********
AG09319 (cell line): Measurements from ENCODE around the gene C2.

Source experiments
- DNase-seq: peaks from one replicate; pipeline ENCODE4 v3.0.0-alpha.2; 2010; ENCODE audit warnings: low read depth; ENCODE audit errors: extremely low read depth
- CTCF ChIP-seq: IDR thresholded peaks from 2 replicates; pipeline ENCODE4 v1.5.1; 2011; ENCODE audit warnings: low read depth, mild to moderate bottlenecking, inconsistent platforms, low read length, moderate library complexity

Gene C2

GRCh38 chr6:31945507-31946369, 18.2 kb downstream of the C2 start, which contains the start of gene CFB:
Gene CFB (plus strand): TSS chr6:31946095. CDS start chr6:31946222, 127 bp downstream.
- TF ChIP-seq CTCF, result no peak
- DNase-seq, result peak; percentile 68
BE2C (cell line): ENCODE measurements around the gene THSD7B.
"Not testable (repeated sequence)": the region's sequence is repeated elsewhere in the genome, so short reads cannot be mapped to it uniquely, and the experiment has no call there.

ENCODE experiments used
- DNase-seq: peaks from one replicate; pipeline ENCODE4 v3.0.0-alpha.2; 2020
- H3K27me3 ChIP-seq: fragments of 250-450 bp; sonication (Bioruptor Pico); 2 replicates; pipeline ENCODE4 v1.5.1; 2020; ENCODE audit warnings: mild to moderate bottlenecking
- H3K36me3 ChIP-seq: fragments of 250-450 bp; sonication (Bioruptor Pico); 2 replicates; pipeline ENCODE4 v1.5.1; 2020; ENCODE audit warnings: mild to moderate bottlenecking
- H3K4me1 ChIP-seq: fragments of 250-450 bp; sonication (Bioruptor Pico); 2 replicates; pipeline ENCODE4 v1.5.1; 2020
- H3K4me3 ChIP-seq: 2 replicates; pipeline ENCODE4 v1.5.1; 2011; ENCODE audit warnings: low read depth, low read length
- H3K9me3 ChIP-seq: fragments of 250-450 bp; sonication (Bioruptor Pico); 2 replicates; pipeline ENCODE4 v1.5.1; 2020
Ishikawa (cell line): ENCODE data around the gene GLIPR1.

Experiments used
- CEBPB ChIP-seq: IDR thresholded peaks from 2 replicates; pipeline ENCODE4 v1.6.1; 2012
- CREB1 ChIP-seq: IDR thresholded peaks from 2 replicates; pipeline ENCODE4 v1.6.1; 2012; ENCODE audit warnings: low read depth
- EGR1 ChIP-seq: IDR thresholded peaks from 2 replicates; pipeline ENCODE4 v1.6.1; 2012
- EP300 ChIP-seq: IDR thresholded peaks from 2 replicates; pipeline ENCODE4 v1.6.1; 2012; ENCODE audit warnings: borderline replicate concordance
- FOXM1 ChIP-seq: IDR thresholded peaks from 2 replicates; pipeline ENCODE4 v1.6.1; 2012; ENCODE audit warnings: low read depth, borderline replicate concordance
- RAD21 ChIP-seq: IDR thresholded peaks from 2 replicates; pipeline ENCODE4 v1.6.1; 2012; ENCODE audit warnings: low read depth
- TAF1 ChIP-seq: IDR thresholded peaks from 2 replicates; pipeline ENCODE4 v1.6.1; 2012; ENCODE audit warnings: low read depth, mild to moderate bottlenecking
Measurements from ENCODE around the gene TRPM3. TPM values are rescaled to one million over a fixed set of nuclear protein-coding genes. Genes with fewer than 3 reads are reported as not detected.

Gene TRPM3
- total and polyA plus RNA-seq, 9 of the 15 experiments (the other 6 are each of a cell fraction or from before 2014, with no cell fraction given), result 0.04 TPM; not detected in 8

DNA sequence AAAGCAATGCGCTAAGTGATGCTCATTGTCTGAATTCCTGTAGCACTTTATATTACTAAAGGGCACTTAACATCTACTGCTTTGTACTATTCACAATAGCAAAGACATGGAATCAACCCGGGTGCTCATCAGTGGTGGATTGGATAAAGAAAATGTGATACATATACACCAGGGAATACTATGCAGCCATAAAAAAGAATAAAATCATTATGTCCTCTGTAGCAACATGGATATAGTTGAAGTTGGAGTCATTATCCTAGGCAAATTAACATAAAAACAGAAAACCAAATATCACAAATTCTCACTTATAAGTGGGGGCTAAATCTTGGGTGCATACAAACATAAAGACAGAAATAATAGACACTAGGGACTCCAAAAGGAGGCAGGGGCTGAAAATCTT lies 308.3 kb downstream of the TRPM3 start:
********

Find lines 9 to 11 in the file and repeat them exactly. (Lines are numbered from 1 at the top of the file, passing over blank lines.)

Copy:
- DNase-seq, result peak; percentile 68
BE2C (cell line): ENCODE measurements around the gene THSD7B.
"Not testable (repeated sequence)": the region's sequence is repeated elsewhere in the genome, so short reads cannot be mapped to it uniquely, and the experiment has no call there.